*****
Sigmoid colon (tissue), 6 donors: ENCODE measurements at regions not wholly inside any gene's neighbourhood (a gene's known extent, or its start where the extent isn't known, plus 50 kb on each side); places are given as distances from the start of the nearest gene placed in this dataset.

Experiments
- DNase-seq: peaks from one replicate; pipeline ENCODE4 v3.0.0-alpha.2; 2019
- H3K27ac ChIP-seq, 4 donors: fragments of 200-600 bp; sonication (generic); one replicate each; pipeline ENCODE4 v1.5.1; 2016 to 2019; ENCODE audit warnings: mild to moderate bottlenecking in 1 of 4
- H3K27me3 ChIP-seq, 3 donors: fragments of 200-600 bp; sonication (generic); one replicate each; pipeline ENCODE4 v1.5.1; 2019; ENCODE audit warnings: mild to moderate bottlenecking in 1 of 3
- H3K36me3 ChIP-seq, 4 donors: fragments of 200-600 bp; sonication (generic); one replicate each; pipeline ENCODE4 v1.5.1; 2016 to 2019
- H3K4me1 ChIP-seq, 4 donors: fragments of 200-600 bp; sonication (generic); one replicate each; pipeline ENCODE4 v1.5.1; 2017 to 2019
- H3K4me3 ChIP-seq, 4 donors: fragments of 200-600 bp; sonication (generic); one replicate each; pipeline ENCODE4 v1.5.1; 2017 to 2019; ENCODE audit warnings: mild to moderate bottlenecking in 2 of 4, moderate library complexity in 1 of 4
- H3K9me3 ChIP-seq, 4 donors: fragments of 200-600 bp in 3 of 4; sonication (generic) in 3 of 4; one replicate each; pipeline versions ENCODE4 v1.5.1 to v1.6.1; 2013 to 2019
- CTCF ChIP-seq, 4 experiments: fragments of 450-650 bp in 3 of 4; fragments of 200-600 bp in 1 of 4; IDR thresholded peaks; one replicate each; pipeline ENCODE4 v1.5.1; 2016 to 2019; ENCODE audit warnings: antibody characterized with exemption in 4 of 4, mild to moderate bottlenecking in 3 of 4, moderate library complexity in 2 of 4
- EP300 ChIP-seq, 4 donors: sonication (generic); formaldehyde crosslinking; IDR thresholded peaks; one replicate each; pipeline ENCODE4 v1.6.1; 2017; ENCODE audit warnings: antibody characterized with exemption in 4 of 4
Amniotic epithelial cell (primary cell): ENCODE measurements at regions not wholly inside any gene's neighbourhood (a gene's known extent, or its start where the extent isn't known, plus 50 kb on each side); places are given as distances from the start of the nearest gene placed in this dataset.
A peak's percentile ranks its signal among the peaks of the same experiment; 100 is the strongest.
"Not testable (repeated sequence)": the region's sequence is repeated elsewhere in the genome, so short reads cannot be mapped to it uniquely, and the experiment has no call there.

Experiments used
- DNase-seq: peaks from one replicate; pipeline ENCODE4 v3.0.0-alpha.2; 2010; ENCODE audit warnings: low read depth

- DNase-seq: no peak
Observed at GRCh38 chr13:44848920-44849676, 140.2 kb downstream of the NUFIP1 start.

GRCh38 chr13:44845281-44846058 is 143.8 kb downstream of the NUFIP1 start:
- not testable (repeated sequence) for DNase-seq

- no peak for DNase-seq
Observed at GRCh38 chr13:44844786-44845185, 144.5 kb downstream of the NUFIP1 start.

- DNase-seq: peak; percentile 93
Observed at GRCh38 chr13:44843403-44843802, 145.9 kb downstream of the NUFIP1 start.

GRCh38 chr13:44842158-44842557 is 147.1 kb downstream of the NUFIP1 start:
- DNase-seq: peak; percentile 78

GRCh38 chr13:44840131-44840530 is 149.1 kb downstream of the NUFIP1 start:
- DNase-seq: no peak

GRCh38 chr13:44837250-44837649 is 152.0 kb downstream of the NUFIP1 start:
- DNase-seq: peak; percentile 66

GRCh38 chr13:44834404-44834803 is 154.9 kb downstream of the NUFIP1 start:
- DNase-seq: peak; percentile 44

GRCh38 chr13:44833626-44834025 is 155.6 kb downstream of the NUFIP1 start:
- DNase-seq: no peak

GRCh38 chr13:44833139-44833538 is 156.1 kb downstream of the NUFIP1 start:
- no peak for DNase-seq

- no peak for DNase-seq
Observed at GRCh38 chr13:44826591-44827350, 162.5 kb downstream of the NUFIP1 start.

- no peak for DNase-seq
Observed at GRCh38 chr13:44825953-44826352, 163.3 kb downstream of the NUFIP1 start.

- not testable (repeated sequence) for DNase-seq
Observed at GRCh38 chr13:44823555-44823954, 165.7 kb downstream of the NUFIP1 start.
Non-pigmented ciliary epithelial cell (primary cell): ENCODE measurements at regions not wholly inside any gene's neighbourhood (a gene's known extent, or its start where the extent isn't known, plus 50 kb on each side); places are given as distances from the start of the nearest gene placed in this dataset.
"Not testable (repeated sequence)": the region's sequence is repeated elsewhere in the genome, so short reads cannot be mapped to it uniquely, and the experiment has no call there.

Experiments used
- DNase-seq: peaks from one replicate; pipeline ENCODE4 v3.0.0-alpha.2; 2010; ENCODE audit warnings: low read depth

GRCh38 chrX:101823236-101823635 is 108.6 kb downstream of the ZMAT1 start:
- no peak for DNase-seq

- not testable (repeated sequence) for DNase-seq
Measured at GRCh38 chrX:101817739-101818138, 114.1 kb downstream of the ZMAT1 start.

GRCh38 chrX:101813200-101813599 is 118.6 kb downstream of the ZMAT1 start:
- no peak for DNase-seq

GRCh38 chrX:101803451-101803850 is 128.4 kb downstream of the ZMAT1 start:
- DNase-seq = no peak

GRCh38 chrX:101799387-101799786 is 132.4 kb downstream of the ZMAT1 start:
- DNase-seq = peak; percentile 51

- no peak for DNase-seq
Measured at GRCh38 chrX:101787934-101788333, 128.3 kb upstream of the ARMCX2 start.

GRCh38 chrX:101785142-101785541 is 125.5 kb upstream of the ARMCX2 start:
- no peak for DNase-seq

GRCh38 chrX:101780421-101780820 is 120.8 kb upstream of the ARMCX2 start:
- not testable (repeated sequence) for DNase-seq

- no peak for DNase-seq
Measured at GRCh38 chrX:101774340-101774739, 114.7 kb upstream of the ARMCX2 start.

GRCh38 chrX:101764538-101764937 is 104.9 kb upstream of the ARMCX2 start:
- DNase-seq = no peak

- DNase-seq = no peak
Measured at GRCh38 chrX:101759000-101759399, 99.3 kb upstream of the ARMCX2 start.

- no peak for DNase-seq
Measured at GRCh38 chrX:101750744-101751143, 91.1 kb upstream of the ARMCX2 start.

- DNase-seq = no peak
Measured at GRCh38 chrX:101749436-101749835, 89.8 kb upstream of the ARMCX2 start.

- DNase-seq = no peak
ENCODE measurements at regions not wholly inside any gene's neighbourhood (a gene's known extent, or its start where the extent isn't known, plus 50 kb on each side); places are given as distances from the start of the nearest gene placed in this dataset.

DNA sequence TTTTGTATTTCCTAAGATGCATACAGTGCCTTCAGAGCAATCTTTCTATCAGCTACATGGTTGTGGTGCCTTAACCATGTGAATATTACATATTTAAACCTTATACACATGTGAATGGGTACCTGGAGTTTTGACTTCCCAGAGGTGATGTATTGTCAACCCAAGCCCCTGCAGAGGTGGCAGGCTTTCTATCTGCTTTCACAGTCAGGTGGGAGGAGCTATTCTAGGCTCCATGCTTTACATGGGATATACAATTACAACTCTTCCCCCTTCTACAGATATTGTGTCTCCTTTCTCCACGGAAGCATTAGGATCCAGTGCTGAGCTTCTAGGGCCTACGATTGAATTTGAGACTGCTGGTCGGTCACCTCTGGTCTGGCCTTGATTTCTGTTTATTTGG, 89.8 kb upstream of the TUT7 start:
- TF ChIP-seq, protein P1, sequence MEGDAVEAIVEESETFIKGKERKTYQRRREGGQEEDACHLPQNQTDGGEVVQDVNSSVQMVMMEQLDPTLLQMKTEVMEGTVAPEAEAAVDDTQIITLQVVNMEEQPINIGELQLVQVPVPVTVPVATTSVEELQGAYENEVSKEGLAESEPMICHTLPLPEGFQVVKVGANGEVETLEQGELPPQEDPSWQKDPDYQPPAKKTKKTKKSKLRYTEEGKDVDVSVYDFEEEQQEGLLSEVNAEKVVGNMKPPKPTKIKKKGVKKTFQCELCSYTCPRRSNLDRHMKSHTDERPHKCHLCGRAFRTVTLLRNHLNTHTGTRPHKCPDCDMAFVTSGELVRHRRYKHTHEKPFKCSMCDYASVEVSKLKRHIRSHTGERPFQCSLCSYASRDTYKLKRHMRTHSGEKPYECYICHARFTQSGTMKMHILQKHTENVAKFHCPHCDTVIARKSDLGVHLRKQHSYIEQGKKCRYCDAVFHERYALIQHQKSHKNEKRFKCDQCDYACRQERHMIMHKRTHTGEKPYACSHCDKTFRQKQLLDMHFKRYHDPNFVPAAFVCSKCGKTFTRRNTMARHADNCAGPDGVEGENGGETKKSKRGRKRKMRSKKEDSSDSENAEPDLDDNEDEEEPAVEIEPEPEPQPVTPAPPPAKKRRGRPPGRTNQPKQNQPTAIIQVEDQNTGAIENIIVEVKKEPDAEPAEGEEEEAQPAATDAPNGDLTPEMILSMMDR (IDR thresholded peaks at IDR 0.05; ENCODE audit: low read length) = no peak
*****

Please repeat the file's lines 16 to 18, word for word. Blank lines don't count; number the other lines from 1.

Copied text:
- DNase-seq: peaks from one replicate; pipeline ENCODE4 v3.0.0-alpha.2; 2010; ENCODE audit warnings: low read depth

- DNase-seq: no peak
Observed at GRCh38 chr13:44848920-44849676, 140.2 kb downstream of the NUFIP1 start.